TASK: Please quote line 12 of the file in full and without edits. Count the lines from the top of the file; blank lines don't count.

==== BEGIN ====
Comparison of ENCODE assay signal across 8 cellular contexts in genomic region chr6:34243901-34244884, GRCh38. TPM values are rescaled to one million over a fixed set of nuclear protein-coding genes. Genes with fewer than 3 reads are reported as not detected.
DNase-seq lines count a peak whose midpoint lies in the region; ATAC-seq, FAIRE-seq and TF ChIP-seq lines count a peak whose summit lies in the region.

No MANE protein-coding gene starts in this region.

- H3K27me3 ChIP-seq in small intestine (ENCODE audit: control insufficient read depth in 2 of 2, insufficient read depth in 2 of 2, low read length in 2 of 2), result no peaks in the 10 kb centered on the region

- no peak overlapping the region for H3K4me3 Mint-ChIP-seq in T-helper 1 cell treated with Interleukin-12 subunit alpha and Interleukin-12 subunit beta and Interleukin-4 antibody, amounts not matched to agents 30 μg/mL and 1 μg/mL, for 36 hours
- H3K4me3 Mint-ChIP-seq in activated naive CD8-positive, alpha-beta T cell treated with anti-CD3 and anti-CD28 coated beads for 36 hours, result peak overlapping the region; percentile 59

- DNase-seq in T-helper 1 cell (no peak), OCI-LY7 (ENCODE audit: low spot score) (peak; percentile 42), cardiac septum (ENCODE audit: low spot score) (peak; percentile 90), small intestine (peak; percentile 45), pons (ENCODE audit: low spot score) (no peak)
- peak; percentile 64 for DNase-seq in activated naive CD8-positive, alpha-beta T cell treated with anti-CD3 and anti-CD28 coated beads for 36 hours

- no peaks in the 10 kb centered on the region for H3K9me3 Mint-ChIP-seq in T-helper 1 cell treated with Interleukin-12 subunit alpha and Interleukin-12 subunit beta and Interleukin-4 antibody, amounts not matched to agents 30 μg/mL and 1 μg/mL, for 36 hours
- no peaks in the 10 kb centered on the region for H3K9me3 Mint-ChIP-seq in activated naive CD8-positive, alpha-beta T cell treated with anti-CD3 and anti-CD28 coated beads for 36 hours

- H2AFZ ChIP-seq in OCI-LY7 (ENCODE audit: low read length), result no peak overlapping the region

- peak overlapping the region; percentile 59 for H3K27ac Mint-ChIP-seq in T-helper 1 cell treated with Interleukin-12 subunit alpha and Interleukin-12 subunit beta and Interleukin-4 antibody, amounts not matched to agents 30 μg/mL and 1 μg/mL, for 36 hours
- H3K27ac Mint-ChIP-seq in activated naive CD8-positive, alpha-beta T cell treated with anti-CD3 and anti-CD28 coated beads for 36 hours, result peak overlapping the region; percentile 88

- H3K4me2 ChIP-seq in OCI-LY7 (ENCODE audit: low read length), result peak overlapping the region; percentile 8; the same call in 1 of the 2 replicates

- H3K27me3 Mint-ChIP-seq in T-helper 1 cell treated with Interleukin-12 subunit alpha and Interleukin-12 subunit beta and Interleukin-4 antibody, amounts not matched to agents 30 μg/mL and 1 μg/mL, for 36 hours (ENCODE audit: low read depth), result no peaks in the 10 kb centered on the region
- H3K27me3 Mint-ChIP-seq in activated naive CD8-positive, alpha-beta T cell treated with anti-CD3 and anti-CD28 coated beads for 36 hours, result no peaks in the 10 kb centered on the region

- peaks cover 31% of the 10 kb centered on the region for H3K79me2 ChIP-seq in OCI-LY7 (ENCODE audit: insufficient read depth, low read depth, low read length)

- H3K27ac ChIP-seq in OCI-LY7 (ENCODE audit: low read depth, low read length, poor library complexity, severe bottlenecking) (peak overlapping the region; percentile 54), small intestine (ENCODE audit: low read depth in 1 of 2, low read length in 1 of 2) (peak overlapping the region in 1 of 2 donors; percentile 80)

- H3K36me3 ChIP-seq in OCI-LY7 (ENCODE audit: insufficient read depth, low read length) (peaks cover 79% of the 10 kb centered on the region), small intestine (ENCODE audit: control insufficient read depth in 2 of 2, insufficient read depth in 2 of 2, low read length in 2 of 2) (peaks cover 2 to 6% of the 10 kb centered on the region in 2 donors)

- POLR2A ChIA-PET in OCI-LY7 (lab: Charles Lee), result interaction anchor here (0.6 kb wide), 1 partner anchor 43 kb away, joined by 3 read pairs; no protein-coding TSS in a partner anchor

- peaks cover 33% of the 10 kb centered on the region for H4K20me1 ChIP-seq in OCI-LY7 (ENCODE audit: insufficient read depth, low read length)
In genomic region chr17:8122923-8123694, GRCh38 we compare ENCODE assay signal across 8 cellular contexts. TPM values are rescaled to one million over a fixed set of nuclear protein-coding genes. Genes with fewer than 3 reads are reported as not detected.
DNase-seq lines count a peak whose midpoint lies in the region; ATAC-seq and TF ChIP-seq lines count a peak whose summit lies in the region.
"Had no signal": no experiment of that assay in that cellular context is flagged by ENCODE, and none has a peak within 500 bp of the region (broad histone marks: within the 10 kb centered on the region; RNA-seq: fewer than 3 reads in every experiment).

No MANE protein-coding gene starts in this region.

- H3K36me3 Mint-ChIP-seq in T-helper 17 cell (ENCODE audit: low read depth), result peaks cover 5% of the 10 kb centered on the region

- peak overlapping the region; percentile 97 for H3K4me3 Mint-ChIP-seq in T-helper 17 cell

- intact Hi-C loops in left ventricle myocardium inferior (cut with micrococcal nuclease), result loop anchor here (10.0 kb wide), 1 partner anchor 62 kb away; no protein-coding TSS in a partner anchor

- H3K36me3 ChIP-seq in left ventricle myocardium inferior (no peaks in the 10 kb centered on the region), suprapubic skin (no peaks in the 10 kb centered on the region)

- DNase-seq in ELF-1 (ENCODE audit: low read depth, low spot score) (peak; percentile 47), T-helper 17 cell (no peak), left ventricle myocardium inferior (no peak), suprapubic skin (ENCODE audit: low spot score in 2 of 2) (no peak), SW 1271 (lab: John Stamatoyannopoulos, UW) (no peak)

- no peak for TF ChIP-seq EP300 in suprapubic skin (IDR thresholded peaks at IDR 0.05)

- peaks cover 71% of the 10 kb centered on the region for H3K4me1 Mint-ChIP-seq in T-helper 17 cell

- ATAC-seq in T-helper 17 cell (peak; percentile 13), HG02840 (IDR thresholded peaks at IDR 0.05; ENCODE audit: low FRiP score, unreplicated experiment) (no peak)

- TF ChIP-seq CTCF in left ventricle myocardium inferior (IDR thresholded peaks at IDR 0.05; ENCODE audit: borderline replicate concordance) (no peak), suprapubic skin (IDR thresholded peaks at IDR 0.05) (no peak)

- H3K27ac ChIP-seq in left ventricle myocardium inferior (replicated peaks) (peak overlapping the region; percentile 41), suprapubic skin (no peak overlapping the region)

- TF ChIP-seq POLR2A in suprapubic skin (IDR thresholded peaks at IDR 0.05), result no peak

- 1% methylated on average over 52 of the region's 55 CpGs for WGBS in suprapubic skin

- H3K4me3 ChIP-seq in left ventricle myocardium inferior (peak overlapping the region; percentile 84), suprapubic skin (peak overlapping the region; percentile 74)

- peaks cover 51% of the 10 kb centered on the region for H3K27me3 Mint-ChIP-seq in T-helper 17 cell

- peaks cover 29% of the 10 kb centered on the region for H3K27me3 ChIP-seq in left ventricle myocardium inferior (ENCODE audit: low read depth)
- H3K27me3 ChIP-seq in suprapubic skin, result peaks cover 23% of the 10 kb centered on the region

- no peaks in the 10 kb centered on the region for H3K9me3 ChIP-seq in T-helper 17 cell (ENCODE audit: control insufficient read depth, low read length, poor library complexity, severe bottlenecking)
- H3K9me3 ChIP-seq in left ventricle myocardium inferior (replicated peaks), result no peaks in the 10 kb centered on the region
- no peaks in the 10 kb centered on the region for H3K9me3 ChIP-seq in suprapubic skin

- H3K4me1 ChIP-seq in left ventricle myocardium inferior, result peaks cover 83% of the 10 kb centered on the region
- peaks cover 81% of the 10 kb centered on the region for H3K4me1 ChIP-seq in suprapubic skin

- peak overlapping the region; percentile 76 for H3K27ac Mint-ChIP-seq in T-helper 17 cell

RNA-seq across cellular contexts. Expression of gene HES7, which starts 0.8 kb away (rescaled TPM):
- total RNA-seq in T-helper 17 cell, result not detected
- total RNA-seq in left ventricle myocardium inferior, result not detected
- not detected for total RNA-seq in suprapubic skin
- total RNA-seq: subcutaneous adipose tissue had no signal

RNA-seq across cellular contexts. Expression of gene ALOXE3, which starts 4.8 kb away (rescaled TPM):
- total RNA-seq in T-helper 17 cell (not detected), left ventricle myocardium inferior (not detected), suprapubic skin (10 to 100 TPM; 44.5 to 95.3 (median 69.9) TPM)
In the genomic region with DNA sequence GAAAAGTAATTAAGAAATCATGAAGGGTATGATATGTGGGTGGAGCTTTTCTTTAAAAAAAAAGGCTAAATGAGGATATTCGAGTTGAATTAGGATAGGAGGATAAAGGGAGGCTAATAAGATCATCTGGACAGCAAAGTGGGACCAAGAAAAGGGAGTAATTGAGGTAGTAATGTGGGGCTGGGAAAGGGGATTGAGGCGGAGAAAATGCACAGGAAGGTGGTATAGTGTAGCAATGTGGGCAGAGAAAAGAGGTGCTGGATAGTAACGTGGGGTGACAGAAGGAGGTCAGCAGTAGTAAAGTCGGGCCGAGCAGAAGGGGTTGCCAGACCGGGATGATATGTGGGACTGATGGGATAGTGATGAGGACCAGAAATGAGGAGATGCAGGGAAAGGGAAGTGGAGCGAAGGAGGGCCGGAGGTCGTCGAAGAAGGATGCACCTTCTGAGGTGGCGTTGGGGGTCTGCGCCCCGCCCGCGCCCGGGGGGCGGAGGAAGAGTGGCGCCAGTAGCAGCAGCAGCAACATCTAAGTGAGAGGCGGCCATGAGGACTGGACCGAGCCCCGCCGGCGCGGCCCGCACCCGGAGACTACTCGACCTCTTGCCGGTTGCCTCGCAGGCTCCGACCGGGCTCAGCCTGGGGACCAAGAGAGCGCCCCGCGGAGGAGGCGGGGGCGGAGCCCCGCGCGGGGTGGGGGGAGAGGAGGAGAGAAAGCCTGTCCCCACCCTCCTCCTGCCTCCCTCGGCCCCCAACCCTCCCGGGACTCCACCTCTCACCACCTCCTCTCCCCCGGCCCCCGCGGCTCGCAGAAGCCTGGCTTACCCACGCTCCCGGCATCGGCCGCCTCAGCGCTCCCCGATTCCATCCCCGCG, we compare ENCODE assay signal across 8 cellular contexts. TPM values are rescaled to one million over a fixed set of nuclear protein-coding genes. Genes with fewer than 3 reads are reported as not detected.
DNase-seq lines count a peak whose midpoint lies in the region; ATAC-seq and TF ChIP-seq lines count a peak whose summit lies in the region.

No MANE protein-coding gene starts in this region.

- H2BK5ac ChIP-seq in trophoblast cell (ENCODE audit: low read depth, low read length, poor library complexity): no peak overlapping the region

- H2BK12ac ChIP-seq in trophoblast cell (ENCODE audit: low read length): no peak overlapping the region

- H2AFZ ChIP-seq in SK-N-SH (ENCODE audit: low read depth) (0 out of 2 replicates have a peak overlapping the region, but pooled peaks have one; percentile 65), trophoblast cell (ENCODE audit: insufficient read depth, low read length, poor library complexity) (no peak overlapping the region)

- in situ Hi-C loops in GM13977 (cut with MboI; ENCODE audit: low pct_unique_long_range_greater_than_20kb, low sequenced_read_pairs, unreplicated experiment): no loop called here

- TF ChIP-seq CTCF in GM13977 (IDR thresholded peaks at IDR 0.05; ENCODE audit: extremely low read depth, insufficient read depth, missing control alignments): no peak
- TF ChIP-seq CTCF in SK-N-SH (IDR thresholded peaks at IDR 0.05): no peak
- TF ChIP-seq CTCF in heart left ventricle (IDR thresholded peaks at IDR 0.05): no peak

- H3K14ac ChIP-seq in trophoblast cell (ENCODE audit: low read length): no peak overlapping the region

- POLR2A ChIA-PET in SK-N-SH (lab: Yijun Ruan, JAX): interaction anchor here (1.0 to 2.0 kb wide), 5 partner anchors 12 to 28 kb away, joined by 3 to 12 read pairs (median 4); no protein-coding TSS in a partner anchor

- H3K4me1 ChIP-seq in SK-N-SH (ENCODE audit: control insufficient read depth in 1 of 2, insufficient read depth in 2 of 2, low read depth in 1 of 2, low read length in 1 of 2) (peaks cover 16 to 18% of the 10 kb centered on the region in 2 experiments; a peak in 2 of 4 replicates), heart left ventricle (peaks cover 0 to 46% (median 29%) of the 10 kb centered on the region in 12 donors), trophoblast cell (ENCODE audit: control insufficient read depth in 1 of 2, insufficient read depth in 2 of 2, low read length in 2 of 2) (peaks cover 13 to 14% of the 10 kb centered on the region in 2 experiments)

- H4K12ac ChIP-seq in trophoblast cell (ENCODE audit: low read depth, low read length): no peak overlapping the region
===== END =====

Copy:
- peak overlapping the region; percentile 59 for H3K27ac Mint-ChIP-seq in T-helper 1 cell treated with Interleukin-12 subunit alpha and Interleukin-12 subunit beta and Interleukin-4 antibody, amounts not matched to agents 30 μg/mL and 1 μg/mL, for 36 hours